Chen LW, Wang YQ, Wei LC, Shi M, Chan YS. Chinese herbs and herbal extracts for neuroprotection of dopaminergic neurons and potential therapeutic treatment of Parkinson's disease. CNS Neurol Disord Drug Targets. 2007 Aug;6(4):273-81. Review.
Connolly BS, Lang AE. Pharmacological treatment of Parkinson disease: a review. JAMA. 2014;311(16):1670-83.
Cruickshank TM, Reyes AR, Ziman MR. A systematic review and meta-analysis of strength training in individuals with multiple sclerosis or Parkinson's disease. Medicine (Baltimore). 2015;94(4):e411.
Diederich NJ, Stebbins G, Schiltz C, Goetz CG. Are patients with Parkinson's disease blind to blindsight? Brain. 2014;137(Pt 6):1838-49.
Duker A, Espay A. Surgical treatment of Parkinson disease. Neurolgic Clinics. 2013;31(3).
Earhart GM. Dance as therapy for individuals with Parkinson disease. Eur J Phys Rehabil Med. 2009 Jun;45(2):231-8. Review.
Ferri FF. Ferri's Clinical Advisor 2014. 1st ed. Philadelphia, PA: Elsevier Mosby; 2013.
Finseth TA, Hedeman JL, Brown RP, Johnson KI, Binder MS, Kluger BM. Self-reported efficacy of cannabis and other complementary medicine modalities by Parkinson's disease patients in colorado. Evid Based Complement Alterrnat Med. 2015; 2015;874849.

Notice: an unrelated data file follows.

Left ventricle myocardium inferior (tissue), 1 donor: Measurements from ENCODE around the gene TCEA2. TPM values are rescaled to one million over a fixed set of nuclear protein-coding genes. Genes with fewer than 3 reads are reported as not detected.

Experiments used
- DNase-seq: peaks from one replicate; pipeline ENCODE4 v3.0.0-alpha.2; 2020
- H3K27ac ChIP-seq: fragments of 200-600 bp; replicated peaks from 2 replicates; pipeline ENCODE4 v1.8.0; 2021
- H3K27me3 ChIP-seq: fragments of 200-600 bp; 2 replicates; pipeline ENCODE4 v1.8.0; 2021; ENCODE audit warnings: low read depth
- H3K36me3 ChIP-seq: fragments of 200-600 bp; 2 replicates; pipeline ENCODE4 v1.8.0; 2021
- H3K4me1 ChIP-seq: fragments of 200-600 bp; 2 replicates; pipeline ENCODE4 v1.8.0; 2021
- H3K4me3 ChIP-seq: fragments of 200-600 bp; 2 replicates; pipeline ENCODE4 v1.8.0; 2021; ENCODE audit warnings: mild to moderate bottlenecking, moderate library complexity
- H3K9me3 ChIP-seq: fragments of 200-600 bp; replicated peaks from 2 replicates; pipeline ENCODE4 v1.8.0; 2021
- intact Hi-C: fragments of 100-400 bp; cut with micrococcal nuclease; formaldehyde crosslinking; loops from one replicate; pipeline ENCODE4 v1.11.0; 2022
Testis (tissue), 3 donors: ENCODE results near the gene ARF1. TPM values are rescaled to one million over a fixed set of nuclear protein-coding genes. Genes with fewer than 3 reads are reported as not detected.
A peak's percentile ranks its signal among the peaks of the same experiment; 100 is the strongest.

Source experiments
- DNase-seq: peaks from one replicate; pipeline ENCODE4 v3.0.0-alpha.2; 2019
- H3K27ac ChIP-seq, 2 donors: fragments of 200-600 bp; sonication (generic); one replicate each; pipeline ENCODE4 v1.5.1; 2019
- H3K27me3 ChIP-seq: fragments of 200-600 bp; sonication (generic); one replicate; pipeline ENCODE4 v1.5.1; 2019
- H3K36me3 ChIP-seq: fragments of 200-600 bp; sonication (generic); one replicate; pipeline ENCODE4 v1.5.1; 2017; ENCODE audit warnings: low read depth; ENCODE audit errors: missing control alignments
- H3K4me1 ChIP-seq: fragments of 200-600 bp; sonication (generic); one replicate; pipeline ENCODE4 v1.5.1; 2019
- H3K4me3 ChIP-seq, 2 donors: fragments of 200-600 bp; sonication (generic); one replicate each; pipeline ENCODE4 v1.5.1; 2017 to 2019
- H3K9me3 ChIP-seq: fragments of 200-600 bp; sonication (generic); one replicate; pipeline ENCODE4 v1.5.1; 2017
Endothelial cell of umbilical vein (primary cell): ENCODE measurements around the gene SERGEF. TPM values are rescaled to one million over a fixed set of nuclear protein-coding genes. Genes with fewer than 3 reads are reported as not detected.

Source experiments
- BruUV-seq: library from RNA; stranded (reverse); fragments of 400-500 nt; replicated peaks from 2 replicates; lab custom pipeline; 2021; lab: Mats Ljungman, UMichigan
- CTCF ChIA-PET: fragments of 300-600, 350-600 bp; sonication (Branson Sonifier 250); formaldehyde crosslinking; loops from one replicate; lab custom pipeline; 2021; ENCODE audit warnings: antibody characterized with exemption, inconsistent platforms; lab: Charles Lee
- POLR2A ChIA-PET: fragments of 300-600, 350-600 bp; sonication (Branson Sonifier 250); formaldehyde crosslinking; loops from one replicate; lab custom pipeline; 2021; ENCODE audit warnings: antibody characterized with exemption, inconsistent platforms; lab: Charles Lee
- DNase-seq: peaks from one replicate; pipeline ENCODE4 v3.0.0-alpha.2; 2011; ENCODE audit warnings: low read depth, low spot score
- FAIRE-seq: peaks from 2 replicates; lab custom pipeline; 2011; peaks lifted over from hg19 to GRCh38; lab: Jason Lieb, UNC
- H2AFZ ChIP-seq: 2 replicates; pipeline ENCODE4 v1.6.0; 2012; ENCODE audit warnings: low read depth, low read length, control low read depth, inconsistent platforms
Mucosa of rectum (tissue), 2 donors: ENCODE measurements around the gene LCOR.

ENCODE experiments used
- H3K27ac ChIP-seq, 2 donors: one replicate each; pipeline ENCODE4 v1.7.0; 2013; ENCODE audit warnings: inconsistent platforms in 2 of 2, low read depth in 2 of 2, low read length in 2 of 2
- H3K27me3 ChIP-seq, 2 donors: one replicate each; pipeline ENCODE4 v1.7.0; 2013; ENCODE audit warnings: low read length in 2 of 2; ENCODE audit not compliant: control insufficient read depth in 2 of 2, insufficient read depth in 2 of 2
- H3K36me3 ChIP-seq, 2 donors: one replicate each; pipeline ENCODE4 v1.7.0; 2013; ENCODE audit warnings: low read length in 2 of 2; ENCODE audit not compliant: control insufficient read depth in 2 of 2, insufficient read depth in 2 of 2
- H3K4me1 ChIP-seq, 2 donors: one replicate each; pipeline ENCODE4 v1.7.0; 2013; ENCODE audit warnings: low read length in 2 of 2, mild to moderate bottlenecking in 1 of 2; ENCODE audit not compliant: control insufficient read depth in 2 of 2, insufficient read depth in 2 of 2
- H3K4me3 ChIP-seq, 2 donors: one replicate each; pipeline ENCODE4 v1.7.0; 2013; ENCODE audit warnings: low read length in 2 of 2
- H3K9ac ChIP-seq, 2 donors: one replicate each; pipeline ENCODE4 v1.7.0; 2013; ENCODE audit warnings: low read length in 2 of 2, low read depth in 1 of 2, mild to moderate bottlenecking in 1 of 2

Ghaffari BD, Kluger B. Mechanisms for alternative treatments in Parkinson's disease: acupuncture, tai chi, and other treatments. Curr Neurol Neurosci Rep. 2014;14(6):451.
Hass CJ, Collins MA, Juncos JL. Resistance training with creatine monohydrate improves upper-body strength in patients with Parkinson's disease: A randomized trial. Neurorehabil Neural Repair. 2007;21(2):107-15.
Hauser RA, Zesiewicz TA. Advances in the pharmacologic management of early Parkinson disease. Neurologist. 2007;13(3):126-32.
Joh TH, Park HJ, Kim SN, Lee H. Recent development of acupuncture on Parkinson's disease. Neurol Res. 2010 Feb;32 Suppl 1:5-9.
Katzenschlager R, Evans A, Manson A, et al. Mucuna pruriens in Parkinson's disease: a double blind clinical and pharmacological study. J Neurol Neurosurg Psychiatry. 2004;75:1672-77.
Lees A. Alternatives to levodopa in the initial treatment of early Parkinson's disease. Drugs Aging. 2005;22(9):731-40.
Moretto A, Colosio C. The role of pesticide exposure in the genesis of Parkinson's disease: epidemiological studies and experimental data. Toxicology. 2013;307:24-34.